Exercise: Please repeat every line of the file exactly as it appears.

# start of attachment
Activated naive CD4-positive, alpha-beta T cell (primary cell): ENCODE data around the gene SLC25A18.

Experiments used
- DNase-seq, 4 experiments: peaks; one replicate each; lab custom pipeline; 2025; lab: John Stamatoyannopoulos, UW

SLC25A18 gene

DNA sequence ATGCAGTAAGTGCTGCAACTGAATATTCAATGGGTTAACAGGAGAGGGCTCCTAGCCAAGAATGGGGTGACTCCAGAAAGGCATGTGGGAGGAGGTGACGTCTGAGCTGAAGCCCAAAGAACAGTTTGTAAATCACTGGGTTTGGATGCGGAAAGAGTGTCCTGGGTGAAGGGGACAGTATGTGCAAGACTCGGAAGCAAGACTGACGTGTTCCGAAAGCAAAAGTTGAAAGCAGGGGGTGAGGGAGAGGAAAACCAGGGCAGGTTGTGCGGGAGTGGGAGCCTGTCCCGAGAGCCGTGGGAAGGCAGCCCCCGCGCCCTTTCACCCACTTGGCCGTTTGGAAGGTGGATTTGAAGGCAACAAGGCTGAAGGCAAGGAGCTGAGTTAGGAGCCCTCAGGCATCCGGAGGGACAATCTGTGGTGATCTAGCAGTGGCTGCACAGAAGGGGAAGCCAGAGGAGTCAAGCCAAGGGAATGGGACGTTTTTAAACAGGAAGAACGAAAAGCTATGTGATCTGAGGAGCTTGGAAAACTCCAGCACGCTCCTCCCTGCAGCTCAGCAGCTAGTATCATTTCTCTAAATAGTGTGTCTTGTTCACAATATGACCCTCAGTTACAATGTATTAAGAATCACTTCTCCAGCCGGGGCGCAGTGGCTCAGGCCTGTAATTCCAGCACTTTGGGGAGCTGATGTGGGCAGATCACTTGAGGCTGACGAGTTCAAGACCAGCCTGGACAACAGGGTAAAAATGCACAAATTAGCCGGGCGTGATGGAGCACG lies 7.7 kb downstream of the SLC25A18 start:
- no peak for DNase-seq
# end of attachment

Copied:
Activated naive CD4-positive, alpha-beta T cell (primary cell): ENCODE data around the gene SLC25A18.

Experiments used
- DNase-seq, 4 experiments: peaks; one replicate each; lab custom pipeline; 2025; lab: John Stamatoyannopoulos, UW

SLC25A18 gene

DNA sequence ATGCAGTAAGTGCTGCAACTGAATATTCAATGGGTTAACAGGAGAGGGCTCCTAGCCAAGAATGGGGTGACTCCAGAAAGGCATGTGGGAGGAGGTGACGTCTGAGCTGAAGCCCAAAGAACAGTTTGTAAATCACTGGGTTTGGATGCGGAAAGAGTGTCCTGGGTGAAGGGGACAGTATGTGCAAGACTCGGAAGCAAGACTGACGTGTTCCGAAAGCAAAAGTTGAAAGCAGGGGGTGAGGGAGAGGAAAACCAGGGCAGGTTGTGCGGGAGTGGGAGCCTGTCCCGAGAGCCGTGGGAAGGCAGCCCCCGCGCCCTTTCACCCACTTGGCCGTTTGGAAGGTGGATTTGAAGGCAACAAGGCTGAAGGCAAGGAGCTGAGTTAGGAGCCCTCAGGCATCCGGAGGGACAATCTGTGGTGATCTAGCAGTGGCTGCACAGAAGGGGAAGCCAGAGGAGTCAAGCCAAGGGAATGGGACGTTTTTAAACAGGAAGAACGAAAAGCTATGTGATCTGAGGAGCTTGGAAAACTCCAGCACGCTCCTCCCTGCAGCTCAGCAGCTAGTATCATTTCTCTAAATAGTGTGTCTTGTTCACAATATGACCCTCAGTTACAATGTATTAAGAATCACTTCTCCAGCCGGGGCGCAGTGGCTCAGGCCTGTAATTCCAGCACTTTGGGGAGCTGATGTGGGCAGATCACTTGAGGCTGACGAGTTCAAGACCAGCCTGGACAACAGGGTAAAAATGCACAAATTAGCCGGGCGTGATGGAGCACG lies 7.7 kb downstream of the SLC25A18 start:
- no peak for DNase-seq